Hughie Fury vs Alexander Povetkin preview

Hughie Fury vs Alexander Povetkin preview

Published On Wednesday, August 14, 2019By Jack Bradley

BBN writer Jack Bradley previews the Hughie Fury vs Alexander Povetkin heavyweight fight

Hughie Fury (23-2) returns to action just seven weeks after defeating Samuel Peter in Saudi Arabia when he takes his place on the undercard of Vasiliy Lomachenko and Luke Campbell’s clash at the O2 Arena on 31st August. However, this time around he faces much sterner competition in the form of the fearsome 'Russian Vityaz' Alexander Povetkin (34-2), as he steps to face the ex-world title challenger in what will be Fury’s first fight under the Matchroom Boxing banner.

Fury – still only 24 years old – is bidding to slingshot himself back into world title contention, having lost out to Kubrat Pulev in an IBF Title final eliminator last October. The bout with Povetkin will also mark almost two years since Fury contested his only previous world title fight, in which he was defeated by then-WBO champion Joseph Parker – a unanimous decision defeat that the Fury camp still dispute to this day.

For Povetkin, meanwhile, this bout could be considered ‘last chance saloon’ somewhat. The Russki’s last fight was an unsuccessful bid at Anthony Joshua’s WBA, IBF and WBO titles at Wembley Stadium last year, though the 39-year old did not look poor in defeat as he took the fight to Joshua – perhaps a precursor to what was to happen in AJ’s fight with Andy Ruiz Jr in the following June. Prior to his title tilt against Joshua, Povetkin’s only other professional defeat came in a unanimous decision defeat to the great Wladimir Klitschko six years ago.

For years, Povetkin has been considered – even amidst all of his PED controversy – one of, if not the best of the rest of the heavyweight contenders. Despite his age, Povetkin has handily beaten Carlos Takam, Manuel Charr and Christian Hammer since the Klitschko loss and he scored a highlight reel knockout over David Price to help set up the Anthony Joshua fight. His power remains even as his career inevitably dwindles, and his size and style make him a tricky prospect for his opponents: slipping inside of his opponent’s jab, Povetkin frequently finds success with the overhand right over the top against orthodox opponents. He’s most dangerous on the inside given his compact build and relatively smaller stature amongst modern-day heavyweights, where he seeks to land those hooks he has had so much success with in his career.

Fury’s rangier style should come as no surprise given his size and surname, although his biggest critics will all point to a lack of willingness to engage as a clear difference between himself and his older cousin Tyson. Of course, Tyson himself would sooner box long more often than not, rather than sit in the pocket and go to war with an opponent, but Hughie’s output is often far lower and he will steer clear of getting caught brawling.

Styles make fights and it is hard to call how this one will go for a number of reasons, but whoever reigns victorious here will be putting themselves right back in the mix at heavyweight. PED controversy remains around Dillian Whyte after his recent bout with Oscar Rivas, whilst Jarrell Miller undoubtedly has work to do to rebuild his career at the top after the positive tests that cost him his chance at Anthony Joshua earlier this year. Kubrat Pulev is next in line for an IBF title shot, whilst a second loss to Deontay Wilder would certainly spell the end of Luis Ortiz’s world title ambitions with Tyson Fury seemingly next in line for a Wilder rematch. Aside from those names, Joseph Parker and Dereck Chisora seem destined to fight each other soon enough, and Adam Kownacki is coming off a hard, taxing fight with Chris Arreola. There’s a spot as a top contender seemingly up for grabs, and both Povetkin and Fury will be desperate to take it with a win here.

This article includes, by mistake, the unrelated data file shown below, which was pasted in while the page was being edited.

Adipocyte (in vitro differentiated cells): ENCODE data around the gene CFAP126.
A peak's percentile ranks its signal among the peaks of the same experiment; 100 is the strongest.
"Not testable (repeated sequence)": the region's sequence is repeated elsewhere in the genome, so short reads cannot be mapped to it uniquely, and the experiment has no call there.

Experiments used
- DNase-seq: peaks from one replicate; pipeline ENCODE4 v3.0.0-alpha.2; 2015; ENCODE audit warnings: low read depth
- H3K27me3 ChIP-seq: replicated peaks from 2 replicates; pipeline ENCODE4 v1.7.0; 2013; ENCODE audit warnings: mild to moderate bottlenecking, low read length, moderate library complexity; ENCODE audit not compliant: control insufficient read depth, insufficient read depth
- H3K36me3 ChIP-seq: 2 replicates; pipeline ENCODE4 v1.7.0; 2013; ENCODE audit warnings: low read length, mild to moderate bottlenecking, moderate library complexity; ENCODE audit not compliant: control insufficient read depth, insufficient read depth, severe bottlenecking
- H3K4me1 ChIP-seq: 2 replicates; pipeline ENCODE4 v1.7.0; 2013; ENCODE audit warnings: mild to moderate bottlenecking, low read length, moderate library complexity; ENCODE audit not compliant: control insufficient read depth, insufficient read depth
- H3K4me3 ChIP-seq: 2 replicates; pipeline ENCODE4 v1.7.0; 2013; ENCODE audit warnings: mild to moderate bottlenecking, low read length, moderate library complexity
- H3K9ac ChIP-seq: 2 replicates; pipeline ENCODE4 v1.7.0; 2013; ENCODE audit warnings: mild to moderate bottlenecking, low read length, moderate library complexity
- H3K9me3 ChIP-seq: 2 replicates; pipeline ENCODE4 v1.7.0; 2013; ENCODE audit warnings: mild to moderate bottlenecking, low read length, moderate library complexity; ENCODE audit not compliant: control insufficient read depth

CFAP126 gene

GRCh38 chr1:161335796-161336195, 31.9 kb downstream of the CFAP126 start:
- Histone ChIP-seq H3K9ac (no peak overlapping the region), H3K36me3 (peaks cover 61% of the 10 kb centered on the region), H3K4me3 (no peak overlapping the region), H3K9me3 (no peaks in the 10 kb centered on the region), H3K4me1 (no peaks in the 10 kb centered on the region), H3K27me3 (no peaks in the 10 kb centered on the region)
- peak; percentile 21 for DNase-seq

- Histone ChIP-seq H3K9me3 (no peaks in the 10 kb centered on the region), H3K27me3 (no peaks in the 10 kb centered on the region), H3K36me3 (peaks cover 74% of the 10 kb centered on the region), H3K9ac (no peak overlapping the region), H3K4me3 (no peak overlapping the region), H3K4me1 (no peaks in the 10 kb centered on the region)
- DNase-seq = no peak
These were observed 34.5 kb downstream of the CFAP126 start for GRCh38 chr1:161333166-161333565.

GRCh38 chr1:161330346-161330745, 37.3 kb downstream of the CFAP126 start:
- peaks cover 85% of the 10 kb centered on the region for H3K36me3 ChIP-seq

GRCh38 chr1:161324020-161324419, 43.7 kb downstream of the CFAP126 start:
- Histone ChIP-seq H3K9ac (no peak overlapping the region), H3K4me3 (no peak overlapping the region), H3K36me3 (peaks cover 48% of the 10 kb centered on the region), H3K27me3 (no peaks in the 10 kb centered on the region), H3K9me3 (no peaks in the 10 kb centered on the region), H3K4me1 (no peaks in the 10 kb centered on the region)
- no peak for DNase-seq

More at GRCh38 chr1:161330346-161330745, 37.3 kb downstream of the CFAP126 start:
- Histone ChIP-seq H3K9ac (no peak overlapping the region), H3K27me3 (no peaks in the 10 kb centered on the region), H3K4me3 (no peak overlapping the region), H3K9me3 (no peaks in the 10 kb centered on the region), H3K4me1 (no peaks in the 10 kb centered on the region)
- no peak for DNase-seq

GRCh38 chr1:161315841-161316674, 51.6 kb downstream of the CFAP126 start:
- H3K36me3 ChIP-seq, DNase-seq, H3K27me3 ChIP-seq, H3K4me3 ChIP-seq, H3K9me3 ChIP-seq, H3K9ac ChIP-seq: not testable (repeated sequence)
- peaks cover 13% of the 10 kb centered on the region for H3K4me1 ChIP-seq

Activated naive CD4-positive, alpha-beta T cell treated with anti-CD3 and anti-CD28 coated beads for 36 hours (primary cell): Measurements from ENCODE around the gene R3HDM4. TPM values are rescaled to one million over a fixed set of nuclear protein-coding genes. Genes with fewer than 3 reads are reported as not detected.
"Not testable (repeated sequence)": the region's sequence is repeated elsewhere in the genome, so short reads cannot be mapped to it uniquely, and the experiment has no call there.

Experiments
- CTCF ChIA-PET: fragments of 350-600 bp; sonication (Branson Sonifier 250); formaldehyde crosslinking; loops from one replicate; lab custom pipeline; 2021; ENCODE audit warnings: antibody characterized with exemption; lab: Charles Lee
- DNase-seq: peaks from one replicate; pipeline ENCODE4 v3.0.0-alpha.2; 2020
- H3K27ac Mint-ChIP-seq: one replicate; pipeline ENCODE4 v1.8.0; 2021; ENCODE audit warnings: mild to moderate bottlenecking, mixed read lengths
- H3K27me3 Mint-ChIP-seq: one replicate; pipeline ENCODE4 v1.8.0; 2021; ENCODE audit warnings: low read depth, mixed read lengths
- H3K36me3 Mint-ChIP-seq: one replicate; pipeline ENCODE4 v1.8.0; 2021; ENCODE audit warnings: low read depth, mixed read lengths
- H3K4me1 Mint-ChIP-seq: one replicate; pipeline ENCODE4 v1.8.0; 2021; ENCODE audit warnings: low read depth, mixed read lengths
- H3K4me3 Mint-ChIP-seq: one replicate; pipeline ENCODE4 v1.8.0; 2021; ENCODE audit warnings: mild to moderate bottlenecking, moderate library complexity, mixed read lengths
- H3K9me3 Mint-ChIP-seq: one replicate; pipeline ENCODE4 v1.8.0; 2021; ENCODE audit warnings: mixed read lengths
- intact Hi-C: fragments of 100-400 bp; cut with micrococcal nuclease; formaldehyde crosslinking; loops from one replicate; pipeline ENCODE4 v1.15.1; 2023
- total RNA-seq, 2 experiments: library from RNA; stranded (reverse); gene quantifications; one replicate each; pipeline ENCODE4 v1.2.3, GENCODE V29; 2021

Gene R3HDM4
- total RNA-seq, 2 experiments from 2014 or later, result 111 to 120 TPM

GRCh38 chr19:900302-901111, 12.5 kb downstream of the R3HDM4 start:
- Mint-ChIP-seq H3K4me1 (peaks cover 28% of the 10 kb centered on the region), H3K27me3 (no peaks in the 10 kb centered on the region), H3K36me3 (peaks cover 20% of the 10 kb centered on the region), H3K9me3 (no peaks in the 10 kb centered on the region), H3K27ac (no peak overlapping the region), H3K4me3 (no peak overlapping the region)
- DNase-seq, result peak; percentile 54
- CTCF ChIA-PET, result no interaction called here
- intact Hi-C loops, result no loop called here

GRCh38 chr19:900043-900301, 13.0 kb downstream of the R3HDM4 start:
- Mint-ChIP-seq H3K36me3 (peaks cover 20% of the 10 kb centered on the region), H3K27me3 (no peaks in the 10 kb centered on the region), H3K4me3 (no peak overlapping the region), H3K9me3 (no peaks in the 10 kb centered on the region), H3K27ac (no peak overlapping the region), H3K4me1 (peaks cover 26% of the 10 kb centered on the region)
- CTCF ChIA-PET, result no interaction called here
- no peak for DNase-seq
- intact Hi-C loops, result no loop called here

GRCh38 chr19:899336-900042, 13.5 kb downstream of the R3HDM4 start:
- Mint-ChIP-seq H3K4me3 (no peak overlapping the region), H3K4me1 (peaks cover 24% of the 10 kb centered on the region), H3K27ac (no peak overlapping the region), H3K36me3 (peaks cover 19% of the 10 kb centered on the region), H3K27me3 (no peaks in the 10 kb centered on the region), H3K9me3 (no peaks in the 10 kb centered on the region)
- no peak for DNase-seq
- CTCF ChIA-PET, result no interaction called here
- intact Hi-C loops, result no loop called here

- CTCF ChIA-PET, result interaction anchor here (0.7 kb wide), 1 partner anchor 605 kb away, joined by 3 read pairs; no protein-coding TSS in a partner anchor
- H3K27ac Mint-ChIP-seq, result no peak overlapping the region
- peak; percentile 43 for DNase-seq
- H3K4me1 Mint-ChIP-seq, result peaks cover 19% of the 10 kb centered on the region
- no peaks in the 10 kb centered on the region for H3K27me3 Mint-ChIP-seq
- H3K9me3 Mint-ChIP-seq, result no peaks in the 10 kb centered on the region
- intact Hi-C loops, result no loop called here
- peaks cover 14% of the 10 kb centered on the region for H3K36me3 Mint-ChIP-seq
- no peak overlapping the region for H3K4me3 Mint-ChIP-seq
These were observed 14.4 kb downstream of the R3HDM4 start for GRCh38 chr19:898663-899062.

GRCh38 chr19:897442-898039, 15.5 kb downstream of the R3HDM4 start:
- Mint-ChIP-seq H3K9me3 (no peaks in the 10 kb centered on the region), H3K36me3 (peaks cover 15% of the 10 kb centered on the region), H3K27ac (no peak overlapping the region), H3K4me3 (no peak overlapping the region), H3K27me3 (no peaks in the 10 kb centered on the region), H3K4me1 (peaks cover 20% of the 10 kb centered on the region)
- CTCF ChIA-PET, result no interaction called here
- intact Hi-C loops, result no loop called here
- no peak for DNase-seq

So much of this fight depends on how much Povetkin has left in the tank: almost a full year will have passed by since he last fought in that defeat to Joshua, and the Russian looked good before fading as Joshua made adjustments in that one.

His experience is undeniable however and he is a smart fighter who will probe away until he finds a gap. Fury has a wealth of experience for his age and the Pulev defeat will have taught him so much at this level, but you get the impression that it is ‘now or never’ with him signing for Matchroom – slip up here and it is hard to see how he ever really establishes himself amongst the top heavies.

I think Povetkin’s best chance lies in making this as uncomfortable as possible for Hughie early on and hoping he can do some damage before he invetably slows down and tires, because Hughie will be very cute and try to keep it long for as much of the fight as possible.

A close points win for Fury is my final prediction, and I can actually see him putting a bit of pressure on himself to force a stoppage late on in his Matchroom debut, but he and trainer, uncle Peter, will ultimately be content to see this one out on the cards, if they can.

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